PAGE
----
Click to view larger image From left, Chris Abeel, New Jersey Credit Union League director of government affairs; contract lobbyist Carol Katz;  and Greg Michlig, NJCUL president/CEO, joined lawmakers and other dignitaries who braved the frigid, snowy weather Tuesday to attend the invitation-only swearing-in of Gov. Chris Christie to his second term. (Photo provided by New Jersey Credit Union League)
Christie signed the bill before the noon deadline, preventing it from a pocket veto.

The bill expands the CUAC from five members to seven and designates that not less than four seats can be held by representatives of state-chartered credit unions and not less than two seats can be held by representatives of federally chartered credit unions (Daily Exchange Jan. 22).
The legislation recognizes that federally chartered credit unions, though primarily regulated by the federal government, are also subject to numerous state laws and regulations and should have a voice as well.
The CUAC was established through legislation enacted in 1984 as a vehicle for state-chartered credit unions to advise state government on credit union-related matters. Members are nominated by the governor and must be confirmed by the state Senate.

Maine CUs meet with speaker on elder financial abuse

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PORTLAND, Maine (1/23/14)--Maine Credit Union League representatives met with state Speaker of the House Mark Eves (D-North Berwick) Jan. 10 at the State House in Augusta to discuss ideas and provide feedback on financial elder abuse prevention training that the league played a key role in developing.
Attending the meeting on behalf of the league were Quincy Hentzel, the league's director of governmental affairs, and league board member Kyle Casburn, president/CEO of Seaboard FCU, Bucksport. Hentzel serves on the Maine Council for Elder Abuse Prevention. Casburn serves on Eves' Round Table on Aging in Maine.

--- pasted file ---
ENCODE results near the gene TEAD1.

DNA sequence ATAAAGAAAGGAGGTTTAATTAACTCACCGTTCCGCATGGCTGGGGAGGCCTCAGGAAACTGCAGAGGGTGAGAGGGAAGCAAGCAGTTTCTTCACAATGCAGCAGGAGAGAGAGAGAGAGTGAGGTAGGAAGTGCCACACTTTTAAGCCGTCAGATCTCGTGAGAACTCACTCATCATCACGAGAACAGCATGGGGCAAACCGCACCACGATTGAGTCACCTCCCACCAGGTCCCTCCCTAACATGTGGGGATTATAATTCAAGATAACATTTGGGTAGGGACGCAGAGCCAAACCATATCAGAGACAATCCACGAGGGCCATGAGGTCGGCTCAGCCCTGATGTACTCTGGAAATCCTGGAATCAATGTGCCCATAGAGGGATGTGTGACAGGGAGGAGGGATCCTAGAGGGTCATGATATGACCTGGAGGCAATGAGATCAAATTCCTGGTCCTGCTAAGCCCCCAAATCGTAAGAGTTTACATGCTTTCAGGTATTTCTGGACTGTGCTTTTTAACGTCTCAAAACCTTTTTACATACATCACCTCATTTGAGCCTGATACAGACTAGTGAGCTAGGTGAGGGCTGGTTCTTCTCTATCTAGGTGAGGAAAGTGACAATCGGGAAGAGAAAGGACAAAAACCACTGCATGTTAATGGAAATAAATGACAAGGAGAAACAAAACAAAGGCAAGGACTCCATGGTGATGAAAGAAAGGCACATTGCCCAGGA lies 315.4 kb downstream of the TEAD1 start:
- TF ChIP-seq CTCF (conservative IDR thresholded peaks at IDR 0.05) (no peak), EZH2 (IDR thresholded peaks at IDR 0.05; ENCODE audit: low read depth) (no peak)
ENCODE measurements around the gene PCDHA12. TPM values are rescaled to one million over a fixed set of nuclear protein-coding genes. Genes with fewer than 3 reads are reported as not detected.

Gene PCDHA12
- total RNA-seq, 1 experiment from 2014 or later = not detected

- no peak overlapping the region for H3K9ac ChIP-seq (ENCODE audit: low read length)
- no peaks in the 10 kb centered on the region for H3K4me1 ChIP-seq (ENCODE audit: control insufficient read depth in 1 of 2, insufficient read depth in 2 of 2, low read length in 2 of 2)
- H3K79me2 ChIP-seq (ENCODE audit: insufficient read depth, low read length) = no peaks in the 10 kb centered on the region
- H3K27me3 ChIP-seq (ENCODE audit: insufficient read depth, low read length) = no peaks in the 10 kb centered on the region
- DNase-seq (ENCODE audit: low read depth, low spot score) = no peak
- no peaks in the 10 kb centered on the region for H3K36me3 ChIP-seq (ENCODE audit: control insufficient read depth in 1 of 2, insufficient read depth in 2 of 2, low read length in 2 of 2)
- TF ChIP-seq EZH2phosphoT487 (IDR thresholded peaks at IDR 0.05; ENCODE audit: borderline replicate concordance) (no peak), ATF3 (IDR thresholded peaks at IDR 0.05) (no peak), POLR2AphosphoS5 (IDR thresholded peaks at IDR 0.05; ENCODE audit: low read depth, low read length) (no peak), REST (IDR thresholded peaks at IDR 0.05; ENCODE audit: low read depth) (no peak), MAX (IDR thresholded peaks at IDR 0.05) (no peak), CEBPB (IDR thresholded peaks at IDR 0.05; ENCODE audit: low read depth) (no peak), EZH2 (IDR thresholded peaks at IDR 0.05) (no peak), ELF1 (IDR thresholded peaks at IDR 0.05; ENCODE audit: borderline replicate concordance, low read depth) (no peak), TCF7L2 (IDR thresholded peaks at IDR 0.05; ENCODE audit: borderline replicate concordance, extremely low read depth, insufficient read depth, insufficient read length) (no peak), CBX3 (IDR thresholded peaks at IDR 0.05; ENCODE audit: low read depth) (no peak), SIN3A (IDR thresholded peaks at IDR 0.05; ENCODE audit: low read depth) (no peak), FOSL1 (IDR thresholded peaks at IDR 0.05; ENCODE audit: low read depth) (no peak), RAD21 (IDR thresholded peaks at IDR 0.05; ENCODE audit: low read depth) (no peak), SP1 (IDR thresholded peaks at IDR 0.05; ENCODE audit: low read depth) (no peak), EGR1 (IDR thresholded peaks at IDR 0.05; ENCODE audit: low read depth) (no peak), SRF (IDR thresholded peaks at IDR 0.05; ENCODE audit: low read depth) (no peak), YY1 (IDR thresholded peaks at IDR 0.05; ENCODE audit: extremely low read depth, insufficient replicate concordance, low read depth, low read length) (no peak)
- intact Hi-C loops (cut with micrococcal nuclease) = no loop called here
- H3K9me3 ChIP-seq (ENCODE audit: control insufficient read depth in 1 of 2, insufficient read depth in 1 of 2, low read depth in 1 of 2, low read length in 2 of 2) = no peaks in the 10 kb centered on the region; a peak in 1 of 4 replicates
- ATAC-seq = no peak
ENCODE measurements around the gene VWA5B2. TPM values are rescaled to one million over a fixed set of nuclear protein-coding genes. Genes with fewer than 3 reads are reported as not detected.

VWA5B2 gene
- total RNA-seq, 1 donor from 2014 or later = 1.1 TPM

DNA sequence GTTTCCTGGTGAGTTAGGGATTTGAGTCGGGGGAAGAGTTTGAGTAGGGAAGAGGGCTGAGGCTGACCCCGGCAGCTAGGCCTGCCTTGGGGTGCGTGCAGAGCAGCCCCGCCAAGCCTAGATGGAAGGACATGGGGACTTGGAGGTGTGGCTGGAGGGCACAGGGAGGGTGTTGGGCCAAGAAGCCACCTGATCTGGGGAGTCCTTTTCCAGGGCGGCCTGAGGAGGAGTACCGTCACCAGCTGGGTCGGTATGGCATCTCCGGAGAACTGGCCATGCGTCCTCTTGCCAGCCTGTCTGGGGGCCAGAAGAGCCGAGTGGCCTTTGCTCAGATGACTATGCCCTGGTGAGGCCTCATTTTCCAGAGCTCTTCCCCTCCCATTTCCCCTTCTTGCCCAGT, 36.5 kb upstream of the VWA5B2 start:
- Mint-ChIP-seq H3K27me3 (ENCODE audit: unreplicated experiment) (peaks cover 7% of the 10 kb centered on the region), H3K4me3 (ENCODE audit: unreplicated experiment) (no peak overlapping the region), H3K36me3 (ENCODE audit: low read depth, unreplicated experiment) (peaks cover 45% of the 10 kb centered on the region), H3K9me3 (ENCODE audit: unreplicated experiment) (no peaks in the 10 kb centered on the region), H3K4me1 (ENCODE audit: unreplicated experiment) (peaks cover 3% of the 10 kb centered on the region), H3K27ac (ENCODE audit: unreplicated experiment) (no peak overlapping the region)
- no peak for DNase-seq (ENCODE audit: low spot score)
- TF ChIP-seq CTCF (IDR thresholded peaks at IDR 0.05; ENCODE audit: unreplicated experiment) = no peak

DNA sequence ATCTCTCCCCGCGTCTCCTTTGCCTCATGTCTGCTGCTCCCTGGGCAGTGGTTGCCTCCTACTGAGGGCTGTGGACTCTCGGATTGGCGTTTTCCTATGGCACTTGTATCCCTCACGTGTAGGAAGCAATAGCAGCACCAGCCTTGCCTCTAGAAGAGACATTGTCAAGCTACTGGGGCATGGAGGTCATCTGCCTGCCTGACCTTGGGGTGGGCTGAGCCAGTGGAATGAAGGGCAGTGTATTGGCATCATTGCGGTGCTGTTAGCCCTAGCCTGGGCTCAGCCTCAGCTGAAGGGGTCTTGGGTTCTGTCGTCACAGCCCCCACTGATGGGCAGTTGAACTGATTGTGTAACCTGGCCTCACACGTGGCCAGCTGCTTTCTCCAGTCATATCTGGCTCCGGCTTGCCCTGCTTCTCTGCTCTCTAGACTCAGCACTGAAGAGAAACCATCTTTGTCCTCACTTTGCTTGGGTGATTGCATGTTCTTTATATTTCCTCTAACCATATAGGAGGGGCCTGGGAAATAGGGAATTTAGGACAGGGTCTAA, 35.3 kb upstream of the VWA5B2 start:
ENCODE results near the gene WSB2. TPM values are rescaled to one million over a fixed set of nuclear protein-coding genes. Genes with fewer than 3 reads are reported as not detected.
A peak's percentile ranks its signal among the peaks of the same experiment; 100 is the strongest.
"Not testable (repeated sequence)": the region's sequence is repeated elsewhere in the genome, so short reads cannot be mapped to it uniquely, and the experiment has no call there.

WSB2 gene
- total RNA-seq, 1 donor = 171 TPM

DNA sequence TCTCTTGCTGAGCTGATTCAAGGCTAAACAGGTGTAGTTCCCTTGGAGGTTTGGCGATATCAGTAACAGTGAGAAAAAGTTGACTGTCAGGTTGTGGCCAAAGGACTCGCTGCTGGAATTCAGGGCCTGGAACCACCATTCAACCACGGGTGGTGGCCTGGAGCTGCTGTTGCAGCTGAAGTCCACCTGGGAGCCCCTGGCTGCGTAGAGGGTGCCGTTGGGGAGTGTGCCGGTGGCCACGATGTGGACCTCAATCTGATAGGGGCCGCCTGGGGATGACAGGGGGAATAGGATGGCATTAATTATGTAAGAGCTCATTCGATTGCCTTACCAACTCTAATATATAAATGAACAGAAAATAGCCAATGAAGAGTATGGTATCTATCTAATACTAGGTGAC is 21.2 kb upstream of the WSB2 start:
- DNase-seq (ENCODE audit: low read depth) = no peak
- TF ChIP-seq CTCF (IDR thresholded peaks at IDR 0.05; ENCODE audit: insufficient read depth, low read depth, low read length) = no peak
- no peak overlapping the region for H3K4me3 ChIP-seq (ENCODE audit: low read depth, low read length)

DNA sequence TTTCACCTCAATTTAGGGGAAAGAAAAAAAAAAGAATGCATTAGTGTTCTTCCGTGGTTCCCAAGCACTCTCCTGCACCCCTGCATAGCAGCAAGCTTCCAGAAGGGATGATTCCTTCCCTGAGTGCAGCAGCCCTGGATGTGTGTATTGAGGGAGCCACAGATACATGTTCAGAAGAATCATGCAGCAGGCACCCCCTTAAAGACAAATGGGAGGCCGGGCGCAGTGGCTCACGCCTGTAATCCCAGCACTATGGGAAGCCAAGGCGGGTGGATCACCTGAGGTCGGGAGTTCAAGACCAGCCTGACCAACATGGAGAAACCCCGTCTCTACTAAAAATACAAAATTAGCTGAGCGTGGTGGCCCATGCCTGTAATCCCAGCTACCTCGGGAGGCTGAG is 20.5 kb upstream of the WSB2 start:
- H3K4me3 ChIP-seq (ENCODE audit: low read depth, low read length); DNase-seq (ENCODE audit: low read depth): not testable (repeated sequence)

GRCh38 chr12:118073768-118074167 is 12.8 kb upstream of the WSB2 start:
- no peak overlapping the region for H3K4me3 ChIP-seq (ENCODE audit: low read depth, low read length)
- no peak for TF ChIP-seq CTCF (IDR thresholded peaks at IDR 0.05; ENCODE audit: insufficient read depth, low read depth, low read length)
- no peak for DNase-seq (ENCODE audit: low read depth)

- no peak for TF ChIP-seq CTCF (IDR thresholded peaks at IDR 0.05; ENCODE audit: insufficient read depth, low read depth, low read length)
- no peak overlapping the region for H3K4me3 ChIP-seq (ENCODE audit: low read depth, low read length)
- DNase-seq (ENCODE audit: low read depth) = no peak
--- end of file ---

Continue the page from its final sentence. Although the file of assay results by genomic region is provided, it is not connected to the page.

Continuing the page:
"I appreciated Speaker Eves and his staff giving credit unions the forum to weigh in on financial issues affecting seniors in our state," Casburn said (Weekly Update Jan. 17). "Credit unions are all too familiar with our senior members falling victim to financial fraud, either through 'foreign lottery' types of scams or theft by family or caregivers. Credit unions have an opportunity to use our collective resources to educate our members on fraud and provide tips on monitoring our loved one's accounts. The speaker recognized the value of Maine's credit unions in providing leadership in this area."
With Maine's aging population, Maine's credit unions have offered assistance to the elderly for several years, league president John Murphy said. "Speaker Eves appreciates our support and willingness to continue to be proactive in this effort," Murphy said.
A free training session on preventing financial exploitation of the elderly--coordinated and developed by the league--will be offered for credit unions and other financial institutions on Feb. 13 at the Augusta Civic Center.

Equifax: Auto loans continue rebound

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ATLANTA (1/23/14)--Auto lending continues to bounce back in a big way, according to the latest Equifax National Consumer Credit Trends Report.
From January to October 2013, the total number of new auto loans originated was 20.2 million, totaling $405.2 billion and representing the highest origination total for that time in eight years, Equifax said.
"Auto delinquencies have declined to levels last seen in mid-2006, and the strength in the performance of loans booked in the last few years is helping to make credit more widely available to those with higher-risk credit profiles, namely subprime borrowers," said Equifax Chief Economist Amy Crews Cutts.
Additional metrics for new credit include:
  • Year-over-year, the total balance of new loans Jan. to Oct. 2013 increased 14.7%, while the total number of new loans rose 11.6%;
  • Subprime auto lending now accounts for 31% of all auto loans originated;
  • October 2013 auto loan amount totals also hit an eight-year high for the month at $39 billion; and
  • The total balance of new credit for auto loans Jan.-Oct. 2013 represents 49% of all new non-mortgage consumer credit.
  • Balances on outstanding auto loans ($859.6 billion) and the total number of existing loans (62.3 million) in December 2013 are the highest in more than five years;
  • Loans funded by credit unions, banks and savings and loans are at $417.2 billion, while the total number of loans is 30.9 million--a five year high for both;
  • Similarly, the total outstanding balance for loans funded by auto finance companies is $442.5 billion, a five-year high, while the total number of existing loans is more than 32 million, a 59-month high;
  • Serious delinquencies on auto loans funded by finance companies in December 2013 represent 1.88% of outstanding balances, a year-over-year decrease of 13.5%;
  • In that same time, serious delinquencies on auto loans funded by banks or other depositories are 0.41% of outstanding balances, identical to December 2012.
The recession appears to have changed the choices auto buyers make, Cutts said. "The choices consumers are making with the types of cars they are buying have changed in the aftermath of the Great Recession, with a heavy emphasis on value for the dollar," she said. Demand for new cars is rising, but the mix is now shifted towards economically and environmentally friendly features."